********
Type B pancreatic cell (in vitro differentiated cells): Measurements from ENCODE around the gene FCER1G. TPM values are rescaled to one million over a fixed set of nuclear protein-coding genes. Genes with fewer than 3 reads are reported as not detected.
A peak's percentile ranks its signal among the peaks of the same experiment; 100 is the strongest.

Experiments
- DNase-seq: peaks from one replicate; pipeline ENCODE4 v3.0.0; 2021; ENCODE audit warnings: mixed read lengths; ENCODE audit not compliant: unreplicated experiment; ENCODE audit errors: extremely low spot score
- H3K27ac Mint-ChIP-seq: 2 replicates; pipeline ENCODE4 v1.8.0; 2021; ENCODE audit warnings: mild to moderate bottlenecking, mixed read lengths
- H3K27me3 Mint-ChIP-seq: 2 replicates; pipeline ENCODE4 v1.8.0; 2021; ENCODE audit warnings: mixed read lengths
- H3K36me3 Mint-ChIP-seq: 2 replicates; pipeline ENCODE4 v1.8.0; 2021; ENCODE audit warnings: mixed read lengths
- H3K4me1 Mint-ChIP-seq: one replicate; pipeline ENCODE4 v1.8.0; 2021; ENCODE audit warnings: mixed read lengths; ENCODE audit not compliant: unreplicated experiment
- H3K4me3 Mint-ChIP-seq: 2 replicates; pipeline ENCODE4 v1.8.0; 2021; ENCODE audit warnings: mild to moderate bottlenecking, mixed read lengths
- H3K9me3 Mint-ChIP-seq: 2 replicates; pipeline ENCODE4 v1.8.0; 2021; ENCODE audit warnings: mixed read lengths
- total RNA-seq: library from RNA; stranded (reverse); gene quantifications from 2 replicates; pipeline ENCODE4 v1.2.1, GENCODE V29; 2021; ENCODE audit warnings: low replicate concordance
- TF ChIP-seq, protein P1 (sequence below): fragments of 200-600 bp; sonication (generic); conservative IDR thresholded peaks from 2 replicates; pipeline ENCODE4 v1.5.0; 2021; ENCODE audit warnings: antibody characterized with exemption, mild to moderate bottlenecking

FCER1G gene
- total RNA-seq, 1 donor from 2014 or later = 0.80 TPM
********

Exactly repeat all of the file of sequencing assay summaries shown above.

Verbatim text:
Type B pancreatic cell (in vitro differentiated cells): Measurements from ENCODE around the gene FCER1G. TPM values are rescaled to one million over a fixed set of nuclear protein-coding genes. Genes with fewer than 3 reads are reported as not detected.
A peak's percentile ranks its signal among the peaks of the same experiment; 100 is the strongest.

Experiments
- DNase-seq: peaks from one replicate; pipeline ENCODE4 v3.0.0; 2021; ENCODE audit warnings: mixed read lengths; ENCODE audit not compliant: unreplicated experiment; ENCODE audit errors: extremely low spot score
- H3K27ac Mint-ChIP-seq: 2 replicates; pipeline ENCODE4 v1.8.0; 2021; ENCODE audit warnings: mild to moderate bottlenecking, mixed read lengths
- H3K27me3 Mint-ChIP-seq: 2 replicates; pipeline ENCODE4 v1.8.0; 2021; ENCODE audit warnings: mixed read lengths
- H3K36me3 Mint-ChIP-seq: 2 replicates; pipeline ENCODE4 v1.8.0; 2021; ENCODE audit warnings: mixed read lengths
- H3K4me1 Mint-ChIP-seq: one replicate; pipeline ENCODE4 v1.8.0; 2021; ENCODE audit warnings: mixed read lengths; ENCODE audit not compliant: unreplicated experiment
- H3K4me3 Mint-ChIP-seq: 2 replicates; pipeline ENCODE4 v1.8.0; 2021; ENCODE audit warnings: mild to moderate bottlenecking, mixed read lengths
- H3K9me3 Mint-ChIP-seq: 2 replicates; pipeline ENCODE4 v1.8.0; 2021; ENCODE audit warnings: mixed read lengths
- total RNA-seq: library from RNA; stranded (reverse); gene quantifications from 2 replicates; pipeline ENCODE4 v1.2.1, GENCODE V29; 2021; ENCODE audit warnings: low replicate concordance
- TF ChIP-seq, protein P1 (sequence below): fragments of 200-600 bp; sonication (generic); conservative IDR thresholded peaks from 2 replicates; pipeline ENCODE4 v1.5.0; 2021; ENCODE audit warnings: antibody characterized with exemption, mild to moderate bottlenecking

FCER1G gene
- total RNA-seq, 1 donor from 2014 or later = 0.80 TPM